Tilden Park

Tilden Regional Park is a sprawling 2,079-acre wonderland in the Berkeley hills above the San Francisco Bay’s eastern cusp.

As one of the East Bay Regional Park District’s “OG” parks, Tilden occupies a special place in the heart of many Berkeley residents, a symbol of the city’s accessibility to nature and commitment to environmental sustainability. Here’s a quick guide to exploring the Park:

How do I get to Tilden Park?

Tilden is most easily reached by car. It is just a few minutes from the city’s downtown district. The AC Transit #67 bus also provides park access on weekends and holidays and runs about every 45 minutes.

Detailed map of Tilden Regional Park showing different trails and amenities
Tilden Regional Park

When’s the best time to visit Tilden Park?

Dawn to dusk, there's really no "best" time to venture to Tilden Park. It will depend on your chosen activity. Early mornings are magical, just as the morning fog is lifting, an enchanting experience that makes Tilden’s woods feel like a fairy tale. If you enjoy golf, experience this spectacle from the links at the challenging Tilden Park Golf Course. By the time you hit the back nine, chances are the course will be bathed in sunshine.

Sunset is another magical time in the park. As the late afternoon sun hangs low in the sky, stake out a spot along Grizzly Peak Boulevard for one of the most spectacular sunset views in the entire Bay Area. Behold the famous Golden Gate Bridge as it shines in the dimming light.

What are the top things to do in the park?

There are hiking options for every age and fitness level. Many of these trails, which will guide you through forests of fragrant eucalyptus and grassy meadows that shift with the seasons, are accessible from the staging area at the aptly named Inspiration Point. Nimitz Way’s paved path is a particular favorite for families, bicyclists, and trail runners. Check out this Tilden Park map for an overview of the park’s many trails and recreational opportunities.

Trees reflect off of the lake at Tilden Jewel Lake in Berkeley, CA

Lake Anza

Head over to Lake Anza for an inspiring walk around a local favorite. The lake’s sandy beach and swimming area buzz with activity during the summer months. The lake is also open for fishing year-round to visitors aged 16 and up with a state fishing license.

Lake Anza
A tall evergreen surrounded by other lush, green trees at the Tilden Botanic Garden in Berkeley, CA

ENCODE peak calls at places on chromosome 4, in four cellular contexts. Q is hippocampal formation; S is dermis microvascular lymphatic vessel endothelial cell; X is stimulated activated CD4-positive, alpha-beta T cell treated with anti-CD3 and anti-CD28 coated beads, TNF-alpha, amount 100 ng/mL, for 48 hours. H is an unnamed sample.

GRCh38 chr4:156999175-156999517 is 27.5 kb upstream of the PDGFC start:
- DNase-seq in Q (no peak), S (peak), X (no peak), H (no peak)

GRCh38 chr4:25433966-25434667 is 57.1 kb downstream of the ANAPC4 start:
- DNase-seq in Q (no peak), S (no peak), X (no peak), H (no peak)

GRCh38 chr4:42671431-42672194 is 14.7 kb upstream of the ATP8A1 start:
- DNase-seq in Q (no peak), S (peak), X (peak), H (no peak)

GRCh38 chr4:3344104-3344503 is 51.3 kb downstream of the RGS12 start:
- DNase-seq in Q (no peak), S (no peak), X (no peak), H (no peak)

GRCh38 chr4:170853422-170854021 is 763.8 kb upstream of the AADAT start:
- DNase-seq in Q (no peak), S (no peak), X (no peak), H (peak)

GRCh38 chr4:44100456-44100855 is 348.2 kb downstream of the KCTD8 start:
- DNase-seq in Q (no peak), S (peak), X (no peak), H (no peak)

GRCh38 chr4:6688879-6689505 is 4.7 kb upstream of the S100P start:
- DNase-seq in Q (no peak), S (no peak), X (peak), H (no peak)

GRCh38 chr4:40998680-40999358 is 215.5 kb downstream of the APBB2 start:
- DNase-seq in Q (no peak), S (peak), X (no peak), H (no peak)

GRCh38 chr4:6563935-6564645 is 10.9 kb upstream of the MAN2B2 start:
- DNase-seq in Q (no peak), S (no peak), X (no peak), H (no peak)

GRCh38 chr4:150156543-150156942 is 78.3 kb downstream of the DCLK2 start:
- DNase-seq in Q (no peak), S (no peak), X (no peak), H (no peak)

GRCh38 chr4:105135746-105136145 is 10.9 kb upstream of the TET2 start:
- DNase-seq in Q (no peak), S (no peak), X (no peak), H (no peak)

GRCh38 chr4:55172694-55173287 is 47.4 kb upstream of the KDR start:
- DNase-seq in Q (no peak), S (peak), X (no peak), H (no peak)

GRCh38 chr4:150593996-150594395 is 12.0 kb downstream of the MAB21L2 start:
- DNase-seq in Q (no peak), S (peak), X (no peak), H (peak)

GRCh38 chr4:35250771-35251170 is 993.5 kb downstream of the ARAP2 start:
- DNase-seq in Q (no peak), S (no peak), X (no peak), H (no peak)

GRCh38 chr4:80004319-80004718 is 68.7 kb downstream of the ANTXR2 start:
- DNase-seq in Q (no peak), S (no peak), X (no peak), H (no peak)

Tilden Park Botanic Gardens

Another option for the afternoon is the Tilden Park Botanic Gardens, where you can experience a teeming variety of native California plants, or simply sit and let your nose lead you on an aromatic journey.

Botanic Gardens
Benches Tree in Tilden Regional Park in Berkeley, CA

Tilden Nature Area

In the mid-afternoon, make your way north to the Tilden Nature Area and the picturesque Jewel Lake. If there's time for a hike, several trails spur off from this point.

Tilden Nature Area
Tilden Park Merry Go Round in Berkeley, CA

Tilden Park Merry-Go-Round

A visit to the park is not complete without a stop at the Tilden Park Merry-Go-Round, an antique carousel that spins with enchanting animals. Each December the merry-go-round and its adjacent grounds are decked out in festive garb to celebrate the holiday season.


Are there dining options available in the park?

Tilden Park has sparse food options but is a magnificent place for a picnic. Stop at one of Berkeley’s numerous farmers’ markets or independent grocery stores in the morning, and you’ll thank yourself when you settle into one of the park’s many picnic areas - just make sure to dispose of your trash when you’re done. Future picnickers, and Tilden’s thriving wildlife will thank you for it. The raccoons really don’t need that last bite of organic kale.

Is the park pet-friendly?

You can bring your dog with you to visit the park. Please do pick up after your pet and them on a leash.

Is it true that the area’s power lines run underground?

Yes, it is true! As you venture through the Berkeley Hills’ charming residential areas, you may notice something subtle that makes these winding streets feel different: many of these neighborhoods had their utility poles removed and their power lines put underground in the decade following the devastating 1991 Oakland Hills fire. Beyond its practical application, putting their power lines underground helps blur the line between these residential areas and the park at their doorstep.